Well-accomplished

Ben pan

Senior Member
chinese
I know that "well" can be placed before a past participle, to increase the extent to which something is acted on. For example, well-preserved, well-known, well-packed..


But when I use some word with very positive meaning themselves, can I put "well" before it? For example, "well-accomplished"?
 
  • velisarius

    Senior Member
    British English (Sussex)
    Shakespeare did.
    There are of course two meanings for "accomplished. I could easily say "a well-accomplished task. If you want to use "accomplished" in the sense of "skilled", I wouldn't say something like "a well-accomplished pianist". How were you thinking of using it Ben?
     

    Ben pan

    Senior Member
    chinese
    Well, actually, I was not using it or trying to use it. I just saw it being used by an American scholar. He says something like this: Qian Zhongshu, a native well-accomplished literary scholar in China.....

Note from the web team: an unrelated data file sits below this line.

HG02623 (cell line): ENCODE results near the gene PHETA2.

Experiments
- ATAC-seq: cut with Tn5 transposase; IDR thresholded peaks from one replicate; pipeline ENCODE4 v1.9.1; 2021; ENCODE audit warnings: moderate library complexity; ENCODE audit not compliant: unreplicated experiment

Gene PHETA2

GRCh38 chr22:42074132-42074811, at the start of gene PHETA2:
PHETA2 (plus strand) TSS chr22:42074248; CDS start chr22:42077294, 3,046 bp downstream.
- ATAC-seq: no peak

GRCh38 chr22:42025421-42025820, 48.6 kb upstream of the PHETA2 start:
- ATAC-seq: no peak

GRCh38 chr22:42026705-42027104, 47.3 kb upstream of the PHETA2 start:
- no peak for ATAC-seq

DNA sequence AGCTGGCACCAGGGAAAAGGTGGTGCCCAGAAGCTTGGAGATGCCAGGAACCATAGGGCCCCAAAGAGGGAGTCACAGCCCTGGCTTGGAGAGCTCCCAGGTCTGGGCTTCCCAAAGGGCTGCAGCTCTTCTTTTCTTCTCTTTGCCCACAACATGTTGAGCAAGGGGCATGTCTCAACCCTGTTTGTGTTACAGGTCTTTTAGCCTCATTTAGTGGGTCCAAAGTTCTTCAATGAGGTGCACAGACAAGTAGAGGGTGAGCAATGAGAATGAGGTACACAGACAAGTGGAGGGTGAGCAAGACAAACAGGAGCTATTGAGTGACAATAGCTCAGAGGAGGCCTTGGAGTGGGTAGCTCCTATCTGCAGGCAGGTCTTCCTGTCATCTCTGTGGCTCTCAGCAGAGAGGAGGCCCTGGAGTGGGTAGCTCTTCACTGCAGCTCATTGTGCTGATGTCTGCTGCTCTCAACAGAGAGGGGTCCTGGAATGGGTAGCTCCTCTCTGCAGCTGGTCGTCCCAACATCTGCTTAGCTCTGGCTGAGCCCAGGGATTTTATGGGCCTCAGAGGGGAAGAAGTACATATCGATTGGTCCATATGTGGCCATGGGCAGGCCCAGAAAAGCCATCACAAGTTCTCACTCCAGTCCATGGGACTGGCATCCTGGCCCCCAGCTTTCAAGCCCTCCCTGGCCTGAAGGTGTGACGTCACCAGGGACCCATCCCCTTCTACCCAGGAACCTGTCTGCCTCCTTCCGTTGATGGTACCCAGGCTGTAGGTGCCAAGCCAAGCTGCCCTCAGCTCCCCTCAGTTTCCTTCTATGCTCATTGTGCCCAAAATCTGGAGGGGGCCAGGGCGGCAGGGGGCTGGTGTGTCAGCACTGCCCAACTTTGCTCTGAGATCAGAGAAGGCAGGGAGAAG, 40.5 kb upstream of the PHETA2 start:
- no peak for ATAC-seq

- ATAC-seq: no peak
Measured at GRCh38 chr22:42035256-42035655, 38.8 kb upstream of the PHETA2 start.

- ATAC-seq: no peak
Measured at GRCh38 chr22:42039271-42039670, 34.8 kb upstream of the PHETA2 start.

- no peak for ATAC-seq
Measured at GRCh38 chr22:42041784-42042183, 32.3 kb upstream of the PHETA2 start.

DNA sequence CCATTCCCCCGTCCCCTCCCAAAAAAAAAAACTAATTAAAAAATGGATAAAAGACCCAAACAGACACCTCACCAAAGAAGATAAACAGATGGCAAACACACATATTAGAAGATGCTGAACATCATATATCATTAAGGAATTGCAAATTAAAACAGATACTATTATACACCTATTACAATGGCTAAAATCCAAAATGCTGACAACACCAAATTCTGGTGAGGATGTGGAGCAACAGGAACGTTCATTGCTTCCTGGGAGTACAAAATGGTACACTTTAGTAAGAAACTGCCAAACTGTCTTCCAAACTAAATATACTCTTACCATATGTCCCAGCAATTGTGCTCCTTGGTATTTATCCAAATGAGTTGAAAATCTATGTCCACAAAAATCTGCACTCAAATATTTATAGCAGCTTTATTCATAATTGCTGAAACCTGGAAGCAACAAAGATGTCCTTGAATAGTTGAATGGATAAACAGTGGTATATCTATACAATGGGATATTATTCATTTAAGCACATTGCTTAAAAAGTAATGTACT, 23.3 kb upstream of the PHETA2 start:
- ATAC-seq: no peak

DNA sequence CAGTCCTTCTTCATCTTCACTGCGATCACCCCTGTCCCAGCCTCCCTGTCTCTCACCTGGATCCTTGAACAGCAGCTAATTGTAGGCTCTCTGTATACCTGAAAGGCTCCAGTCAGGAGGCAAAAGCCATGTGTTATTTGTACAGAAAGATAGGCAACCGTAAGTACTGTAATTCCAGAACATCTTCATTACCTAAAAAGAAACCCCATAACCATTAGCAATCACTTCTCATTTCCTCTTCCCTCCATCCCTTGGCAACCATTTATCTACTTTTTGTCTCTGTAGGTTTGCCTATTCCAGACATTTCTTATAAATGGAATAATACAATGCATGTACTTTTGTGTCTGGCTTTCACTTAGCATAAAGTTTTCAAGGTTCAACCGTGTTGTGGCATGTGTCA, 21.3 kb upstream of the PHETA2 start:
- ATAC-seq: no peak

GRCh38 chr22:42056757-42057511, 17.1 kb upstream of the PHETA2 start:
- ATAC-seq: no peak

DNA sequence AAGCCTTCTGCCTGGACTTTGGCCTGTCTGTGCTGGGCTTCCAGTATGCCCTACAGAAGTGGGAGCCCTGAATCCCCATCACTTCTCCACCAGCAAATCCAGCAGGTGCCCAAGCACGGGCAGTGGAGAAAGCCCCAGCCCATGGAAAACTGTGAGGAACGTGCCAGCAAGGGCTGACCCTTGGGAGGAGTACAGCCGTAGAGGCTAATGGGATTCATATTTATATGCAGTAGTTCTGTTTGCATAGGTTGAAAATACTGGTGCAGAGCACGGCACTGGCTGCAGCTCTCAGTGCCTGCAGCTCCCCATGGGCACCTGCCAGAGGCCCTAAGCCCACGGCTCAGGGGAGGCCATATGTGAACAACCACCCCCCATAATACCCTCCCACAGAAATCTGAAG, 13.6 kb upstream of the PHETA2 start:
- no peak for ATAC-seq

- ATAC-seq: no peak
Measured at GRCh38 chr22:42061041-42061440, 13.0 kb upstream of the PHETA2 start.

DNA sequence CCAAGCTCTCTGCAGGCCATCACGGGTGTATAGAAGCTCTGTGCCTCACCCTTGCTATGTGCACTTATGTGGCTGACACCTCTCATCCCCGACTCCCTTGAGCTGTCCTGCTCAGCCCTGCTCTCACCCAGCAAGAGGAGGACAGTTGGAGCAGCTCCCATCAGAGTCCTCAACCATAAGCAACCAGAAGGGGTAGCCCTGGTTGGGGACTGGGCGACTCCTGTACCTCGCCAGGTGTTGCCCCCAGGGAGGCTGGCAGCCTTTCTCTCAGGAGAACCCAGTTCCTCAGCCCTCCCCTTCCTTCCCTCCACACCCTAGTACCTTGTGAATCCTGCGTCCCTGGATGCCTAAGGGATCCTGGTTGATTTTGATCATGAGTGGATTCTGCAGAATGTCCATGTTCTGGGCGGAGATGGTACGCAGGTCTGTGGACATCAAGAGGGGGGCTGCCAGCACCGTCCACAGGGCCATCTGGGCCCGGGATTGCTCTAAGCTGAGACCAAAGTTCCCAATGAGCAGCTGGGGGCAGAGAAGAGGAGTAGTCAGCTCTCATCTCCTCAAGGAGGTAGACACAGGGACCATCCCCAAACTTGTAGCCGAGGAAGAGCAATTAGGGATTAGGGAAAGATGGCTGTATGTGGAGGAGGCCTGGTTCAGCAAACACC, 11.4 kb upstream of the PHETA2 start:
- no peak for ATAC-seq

I think he use it to mean a man with great achievement.
     
    "Well" is a kind of intensifier, so it can precede a variety of terms, often neutral or positive, e.g. "a well-worn path." This means, "worn a lot" or "much worn [walked on]."

    "His award was well deserved" means 'much deserved.'

    Note that 'well' is often not adding or affecting positivity; that is carried by the word following. "Worn" is neutral and remains so, in 'well worn.'

    "Well done," of course, is an exception to what I've just said.

    ---
    "Well accomplished" is a little odd, in your proposed use. More common is "well-recognized."

    ADDED: Velisarius, I think, has the same impression. "Accomplished" already contains the idea of doing well. Hence "well tried" makes sense [He used a well-tried approach to solve the problem] and "well accomplished" is a bit odd, though understandable.
     
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    velisarius

    Senior Member
    British English (Sussex)
    "He was a well-accomplished young man": he had many accomplishments.

    "A well-accomplished literary scholar": I think "well" may be redundant there. "An accomplished literary scholar" would have been sufficient.
     
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